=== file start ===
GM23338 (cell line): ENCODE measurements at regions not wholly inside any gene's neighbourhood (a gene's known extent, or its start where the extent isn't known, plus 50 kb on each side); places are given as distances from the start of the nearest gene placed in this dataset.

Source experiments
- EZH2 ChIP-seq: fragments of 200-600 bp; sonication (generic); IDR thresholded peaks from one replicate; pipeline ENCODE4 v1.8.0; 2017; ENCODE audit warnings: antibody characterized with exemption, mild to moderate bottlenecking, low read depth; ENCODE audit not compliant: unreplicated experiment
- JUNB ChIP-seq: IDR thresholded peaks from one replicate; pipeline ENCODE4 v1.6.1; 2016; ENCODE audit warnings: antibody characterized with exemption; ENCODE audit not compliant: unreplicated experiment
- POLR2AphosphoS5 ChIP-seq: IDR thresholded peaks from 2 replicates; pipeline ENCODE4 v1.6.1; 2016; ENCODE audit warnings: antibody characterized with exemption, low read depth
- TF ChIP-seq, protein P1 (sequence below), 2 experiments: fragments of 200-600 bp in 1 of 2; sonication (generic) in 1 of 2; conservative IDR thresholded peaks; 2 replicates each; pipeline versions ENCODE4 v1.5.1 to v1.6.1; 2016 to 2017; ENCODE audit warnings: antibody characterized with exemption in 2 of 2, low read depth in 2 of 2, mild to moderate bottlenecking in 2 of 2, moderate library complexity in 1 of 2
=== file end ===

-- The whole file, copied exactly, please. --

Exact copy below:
GM23338 (cell line): ENCODE measurements at regions not wholly inside any gene's neighbourhood (a gene's known extent, or its start where the extent isn't known, plus 50 kb on each side); places are given as distances from the start of the nearest gene placed in this dataset.

Source experiments
- EZH2 ChIP-seq: fragments of 200-600 bp; sonication (generic); IDR thresholded peaks from one replicate; pipeline ENCODE4 v1.8.0; 2017; ENCODE audit warnings: antibody characterized with exemption, mild to moderate bottlenecking, low read depth; ENCODE audit not compliant: unreplicated experiment
- JUNB ChIP-seq: IDR thresholded peaks from one replicate; pipeline ENCODE4 v1.6.1; 2016; ENCODE audit warnings: antibody characterized with exemption; ENCODE audit not compliant: unreplicated experiment
- POLR2AphosphoS5 ChIP-seq: IDR thresholded peaks from 2 replicates; pipeline ENCODE4 v1.6.1; 2016; ENCODE audit warnings: antibody characterized with exemption, low read depth
- TF ChIP-seq, protein P1 (sequence below), 2 experiments: fragments of 200-600 bp in 1 of 2; sonication (generic) in 1 of 2; conservative IDR thresholded peaks; 2 replicates each; pipeline versions ENCODE4 v1.5.1 to v1.6.1; 2016 to 2017; ENCODE audit warnings: antibody characterized with exemption in 2 of 2, low read depth in 2 of 2, mild to moderate bottlenecking in 2 of 2, moderate library complexity in 1 of 2